Big Rhinos Need Big Hearts. – Report – December 2018
This is our first official report for this new Global Giving project for HESC, which was created to raise much needed funds for this momentous responsibility
Our project was launched three months ago, with a target set at USD118 519, of which we have raised USD5843 so far, THANK YOU! With the update and news that we will update you with in this report, we have reduced our target for the year of the project accordingly, to USD100 000.
We are very proud to report that we have released two rhino poaching survivors, Dingle Dell and Lion’s Den back into the wild. Those that have followed us for many years will know that these two white rhino cows were brought into our care after a brutal attack, where they were left for dead after being hacked for their rhino horn.
The poachers may have gotten away with their horns, but they did not get away with their spirits, as they didn’t give up, and neither did we. Two years of rehabilitation and endless treatments, followed by an additional three years of care, until we felt it was the right time to release them back into the wild.
Our decision to do so was based on the opportunity for them to find mates of a similar sexual maturity, and to hopefully reproduce, as there are not suitable rhino bulls at HESC. We have to do everything we can to increase the depleting rhino population numbers, and so hope they will be successful in producing offspring, being two (now) healthy rhino cows.
We could not do any of the above without public funding, which we are 100% reliant on for the conservation projects at HESC, so THANK YOU for making a difference.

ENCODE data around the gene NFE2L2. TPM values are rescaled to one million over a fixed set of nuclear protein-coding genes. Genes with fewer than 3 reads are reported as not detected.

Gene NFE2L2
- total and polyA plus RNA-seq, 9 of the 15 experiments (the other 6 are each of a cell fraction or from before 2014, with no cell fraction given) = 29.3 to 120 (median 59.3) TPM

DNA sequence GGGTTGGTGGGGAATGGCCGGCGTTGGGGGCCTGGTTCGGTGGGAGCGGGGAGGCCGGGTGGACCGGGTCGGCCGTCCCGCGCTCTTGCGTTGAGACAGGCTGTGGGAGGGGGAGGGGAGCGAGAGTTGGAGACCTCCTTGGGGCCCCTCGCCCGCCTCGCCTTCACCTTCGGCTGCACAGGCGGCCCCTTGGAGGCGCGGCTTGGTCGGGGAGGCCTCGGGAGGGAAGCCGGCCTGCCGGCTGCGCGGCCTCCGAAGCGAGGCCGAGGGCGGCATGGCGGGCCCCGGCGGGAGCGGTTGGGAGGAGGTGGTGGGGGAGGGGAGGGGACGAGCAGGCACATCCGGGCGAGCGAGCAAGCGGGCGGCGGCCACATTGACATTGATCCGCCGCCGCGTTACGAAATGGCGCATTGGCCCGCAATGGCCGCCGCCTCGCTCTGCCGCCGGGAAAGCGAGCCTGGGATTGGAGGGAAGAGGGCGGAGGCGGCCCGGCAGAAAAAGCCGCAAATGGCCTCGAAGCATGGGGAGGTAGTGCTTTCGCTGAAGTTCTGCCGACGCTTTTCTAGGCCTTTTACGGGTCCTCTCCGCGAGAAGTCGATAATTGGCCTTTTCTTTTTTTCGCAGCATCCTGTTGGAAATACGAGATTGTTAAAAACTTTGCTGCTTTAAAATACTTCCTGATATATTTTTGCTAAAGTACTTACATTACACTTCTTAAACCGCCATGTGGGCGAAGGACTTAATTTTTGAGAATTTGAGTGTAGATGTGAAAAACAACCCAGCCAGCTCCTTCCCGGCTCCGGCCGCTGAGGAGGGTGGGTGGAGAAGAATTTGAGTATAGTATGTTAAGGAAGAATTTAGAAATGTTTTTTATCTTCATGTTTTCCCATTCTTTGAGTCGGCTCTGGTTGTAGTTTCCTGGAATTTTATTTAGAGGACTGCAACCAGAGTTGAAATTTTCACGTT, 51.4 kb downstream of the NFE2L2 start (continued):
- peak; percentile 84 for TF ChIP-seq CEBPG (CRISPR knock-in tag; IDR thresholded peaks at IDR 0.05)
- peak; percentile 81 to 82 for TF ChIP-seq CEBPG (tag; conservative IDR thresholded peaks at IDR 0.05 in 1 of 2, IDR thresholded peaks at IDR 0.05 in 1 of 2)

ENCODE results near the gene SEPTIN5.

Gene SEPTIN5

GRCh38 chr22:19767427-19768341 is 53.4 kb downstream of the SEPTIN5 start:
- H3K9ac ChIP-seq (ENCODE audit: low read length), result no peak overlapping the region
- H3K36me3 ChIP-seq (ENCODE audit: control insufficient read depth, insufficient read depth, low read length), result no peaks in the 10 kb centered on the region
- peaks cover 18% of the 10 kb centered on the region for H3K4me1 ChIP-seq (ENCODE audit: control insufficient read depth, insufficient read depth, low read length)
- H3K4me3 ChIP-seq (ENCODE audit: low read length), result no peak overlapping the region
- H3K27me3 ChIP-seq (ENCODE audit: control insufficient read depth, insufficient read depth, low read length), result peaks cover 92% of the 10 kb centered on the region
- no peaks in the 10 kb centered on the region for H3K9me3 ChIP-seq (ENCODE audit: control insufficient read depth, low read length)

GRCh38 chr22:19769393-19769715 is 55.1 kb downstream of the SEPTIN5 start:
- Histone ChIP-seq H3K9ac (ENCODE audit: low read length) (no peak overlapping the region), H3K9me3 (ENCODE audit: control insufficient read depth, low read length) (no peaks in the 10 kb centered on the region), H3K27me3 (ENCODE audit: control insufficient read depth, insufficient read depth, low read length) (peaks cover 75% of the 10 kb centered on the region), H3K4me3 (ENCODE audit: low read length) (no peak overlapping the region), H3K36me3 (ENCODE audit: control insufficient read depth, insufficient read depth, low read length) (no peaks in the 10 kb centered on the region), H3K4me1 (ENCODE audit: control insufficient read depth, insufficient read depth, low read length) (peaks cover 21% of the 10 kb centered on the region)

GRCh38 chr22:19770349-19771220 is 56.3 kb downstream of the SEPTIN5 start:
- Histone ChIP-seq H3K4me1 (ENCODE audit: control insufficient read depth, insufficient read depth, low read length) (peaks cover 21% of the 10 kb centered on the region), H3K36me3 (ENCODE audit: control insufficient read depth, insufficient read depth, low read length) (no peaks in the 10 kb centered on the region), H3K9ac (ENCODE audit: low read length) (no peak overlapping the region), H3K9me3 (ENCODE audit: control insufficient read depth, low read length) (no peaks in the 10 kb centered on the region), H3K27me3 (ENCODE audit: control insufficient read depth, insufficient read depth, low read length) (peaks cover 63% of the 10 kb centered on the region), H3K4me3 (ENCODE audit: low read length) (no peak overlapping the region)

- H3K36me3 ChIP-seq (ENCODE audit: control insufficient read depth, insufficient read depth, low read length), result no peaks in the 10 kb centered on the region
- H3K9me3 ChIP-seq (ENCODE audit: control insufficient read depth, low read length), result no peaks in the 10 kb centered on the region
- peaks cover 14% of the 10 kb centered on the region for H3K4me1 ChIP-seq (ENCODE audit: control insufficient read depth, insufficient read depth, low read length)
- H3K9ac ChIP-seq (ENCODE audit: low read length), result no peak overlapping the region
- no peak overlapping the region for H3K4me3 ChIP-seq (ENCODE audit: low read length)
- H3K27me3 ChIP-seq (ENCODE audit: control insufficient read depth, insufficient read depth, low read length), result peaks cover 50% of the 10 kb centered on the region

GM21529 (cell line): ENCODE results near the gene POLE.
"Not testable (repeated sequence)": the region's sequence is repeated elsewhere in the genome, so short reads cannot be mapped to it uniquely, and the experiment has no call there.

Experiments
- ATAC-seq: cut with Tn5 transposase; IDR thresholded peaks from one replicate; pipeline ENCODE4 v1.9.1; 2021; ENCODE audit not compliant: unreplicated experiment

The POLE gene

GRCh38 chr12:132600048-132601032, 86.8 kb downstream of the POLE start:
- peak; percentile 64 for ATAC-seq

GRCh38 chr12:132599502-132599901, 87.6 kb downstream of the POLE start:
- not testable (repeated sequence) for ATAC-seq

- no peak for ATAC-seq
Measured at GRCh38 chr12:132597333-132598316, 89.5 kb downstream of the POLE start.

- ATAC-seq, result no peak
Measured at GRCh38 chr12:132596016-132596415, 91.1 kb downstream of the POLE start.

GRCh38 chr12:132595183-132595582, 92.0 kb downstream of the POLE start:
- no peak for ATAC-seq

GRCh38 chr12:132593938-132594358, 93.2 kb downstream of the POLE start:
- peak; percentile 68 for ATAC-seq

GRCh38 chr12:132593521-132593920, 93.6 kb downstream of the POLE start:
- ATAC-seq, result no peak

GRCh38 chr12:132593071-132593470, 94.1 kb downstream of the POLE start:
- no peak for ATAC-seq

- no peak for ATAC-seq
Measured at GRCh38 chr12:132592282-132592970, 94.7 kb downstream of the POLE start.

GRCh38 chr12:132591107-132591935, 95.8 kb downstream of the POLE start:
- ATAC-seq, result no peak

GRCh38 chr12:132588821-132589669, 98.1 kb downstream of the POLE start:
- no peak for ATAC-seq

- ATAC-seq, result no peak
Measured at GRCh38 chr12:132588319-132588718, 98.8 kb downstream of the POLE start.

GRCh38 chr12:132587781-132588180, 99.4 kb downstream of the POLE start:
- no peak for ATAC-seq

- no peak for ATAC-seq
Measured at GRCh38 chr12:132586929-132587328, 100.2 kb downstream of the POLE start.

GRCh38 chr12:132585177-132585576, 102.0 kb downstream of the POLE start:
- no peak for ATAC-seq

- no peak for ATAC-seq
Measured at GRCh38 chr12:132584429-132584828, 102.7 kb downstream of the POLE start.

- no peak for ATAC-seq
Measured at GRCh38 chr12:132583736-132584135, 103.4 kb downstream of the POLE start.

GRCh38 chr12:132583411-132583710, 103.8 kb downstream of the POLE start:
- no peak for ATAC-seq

Other news from the Rhinos:
This summer has been extremely hot, and the rhinos tend to spend a lot of time wallowing in the mud, taking it easy.
Gertjie and Matimba still hang around each other all the time, the best of friends. They used to share their piece of land with Lion’s Den and Dingle Dell, so now for the time being, they are on their own.
Khulula, Olivia, Lulu, Nlhanhla, Stompie and Balu are all doing well, they are a perfect crash of rhinos, with three males and three females, all of which get along very well.
Philippa and Ike, who too are rhino poaching survivors, like Lion’s Den and Dingle Dell, keep within their own piece of land too. They are very wary of humans, for good reason, and tend to be happy in one another’s company.
Many people have asked if or when we will be releasing more of the rescued rhino’s into the wild. We have no plans for the immediate future to do so, however this could change if we thought it was for the better interest of the rhino and their species, to do so. Our primary goal is to ensure the survival of the species, by both protecting rhinos that exist already, and also doing our best to increase population numbers once again. And so, we are hopeful of the possibility of the rhino’s at HESC, mating in the future.
2018 has been a dire year for us at HESC, with costs increasing, unexpected veterinary bills, and a depletion in funding. This year we are ending in a deficit of USD170 000.
Please continue to support us where you can, we need all the help we can get.
Please note if you would like to set up a monthly donation during this month of December, Global Giving will match the donation, so please consider us if you can!
Thank you again, for choosing to support these beautiful animals. We cannot imagine a world without them. We simply cannot allow it.
Yours in Conservation,
The HESC Team.